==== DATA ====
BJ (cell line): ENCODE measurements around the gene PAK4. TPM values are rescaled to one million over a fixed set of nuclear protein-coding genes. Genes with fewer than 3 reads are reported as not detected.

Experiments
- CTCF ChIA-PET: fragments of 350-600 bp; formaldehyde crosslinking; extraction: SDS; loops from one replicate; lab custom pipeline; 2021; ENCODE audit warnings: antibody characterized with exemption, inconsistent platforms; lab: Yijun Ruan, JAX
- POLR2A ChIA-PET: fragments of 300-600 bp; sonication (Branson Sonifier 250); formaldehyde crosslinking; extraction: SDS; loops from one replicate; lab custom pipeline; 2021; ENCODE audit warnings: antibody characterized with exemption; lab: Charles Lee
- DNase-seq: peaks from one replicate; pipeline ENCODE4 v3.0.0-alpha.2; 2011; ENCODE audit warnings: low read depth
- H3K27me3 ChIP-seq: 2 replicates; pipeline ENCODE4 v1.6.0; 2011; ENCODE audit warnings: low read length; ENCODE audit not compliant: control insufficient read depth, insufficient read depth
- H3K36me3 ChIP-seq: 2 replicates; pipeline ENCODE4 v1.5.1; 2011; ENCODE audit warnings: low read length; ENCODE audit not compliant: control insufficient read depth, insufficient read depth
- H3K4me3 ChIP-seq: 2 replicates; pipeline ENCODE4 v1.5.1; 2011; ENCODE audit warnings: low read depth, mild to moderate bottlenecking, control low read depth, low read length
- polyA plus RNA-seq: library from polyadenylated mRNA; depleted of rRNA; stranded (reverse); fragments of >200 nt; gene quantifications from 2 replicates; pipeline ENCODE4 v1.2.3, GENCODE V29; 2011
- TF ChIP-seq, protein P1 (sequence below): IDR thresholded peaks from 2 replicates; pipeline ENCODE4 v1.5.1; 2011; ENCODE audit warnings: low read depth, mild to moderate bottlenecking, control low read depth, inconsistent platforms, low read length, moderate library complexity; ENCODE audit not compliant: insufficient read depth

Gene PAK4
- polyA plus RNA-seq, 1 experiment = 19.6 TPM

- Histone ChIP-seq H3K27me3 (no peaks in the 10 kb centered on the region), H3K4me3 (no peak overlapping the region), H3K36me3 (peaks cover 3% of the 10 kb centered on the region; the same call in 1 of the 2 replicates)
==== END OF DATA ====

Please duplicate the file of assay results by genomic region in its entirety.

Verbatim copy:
BJ (cell line): ENCODE measurements around the gene PAK4. TPM values are rescaled to one million over a fixed set of nuclear protein-coding genes. Genes with fewer than 3 reads are reported as not detected.

Experiments
- CTCF ChIA-PET: fragments of 350-600 bp; formaldehyde crosslinking; extraction: SDS; loops from one replicate; lab custom pipeline; 2021; ENCODE audit warnings: antibody characterized with exemption, inconsistent platforms; lab: Yijun Ruan, JAX
- POLR2A ChIA-PET: fragments of 300-600 bp; sonication (Branson Sonifier 250); formaldehyde crosslinking; extraction: SDS; loops from one replicate; lab custom pipeline; 2021; ENCODE audit warnings: antibody characterized with exemption; lab: Charles Lee
- DNase-seq: peaks from one replicate; pipeline ENCODE4 v3.0.0-alpha.2; 2011; ENCODE audit warnings: low read depth
- H3K27me3 ChIP-seq: 2 replicates; pipeline ENCODE4 v1.6.0; 2011; ENCODE audit warnings: low read length; ENCODE audit not compliant: control insufficient read depth, insufficient read depth
- H3K36me3 ChIP-seq: 2 replicates; pipeline ENCODE4 v1.5.1; 2011; ENCODE audit warnings: low read length; ENCODE audit not compliant: control insufficient read depth, insufficient read depth
- H3K4me3 ChIP-seq: 2 replicates; pipeline ENCODE4 v1.5.1; 2011; ENCODE audit warnings: low read depth, mild to moderate bottlenecking, control low read depth, low read length
- polyA plus RNA-seq: library from polyadenylated mRNA; depleted of rRNA; stranded (reverse); fragments of >200 nt; gene quantifications from 2 replicates; pipeline ENCODE4 v1.2.3, GENCODE V29; 2011
- TF ChIP-seq, protein P1 (sequence below): IDR thresholded peaks from 2 replicates; pipeline ENCODE4 v1.5.1; 2011; ENCODE audit warnings: low read depth, mild to moderate bottlenecking, control low read depth, inconsistent platforms, low read length, moderate library complexity; ENCODE audit not compliant: insufficient read depth

Gene PAK4
- polyA plus RNA-seq, 1 experiment = 19.6 TPM

- Histone ChIP-seq H3K27me3 (no peaks in the 10 kb centered on the region), H3K4me3 (no peak overlapping the region), H3K36me3 (peaks cover 3% of the 10 kb centered on the region; the same call in 1 of the 2 replicates)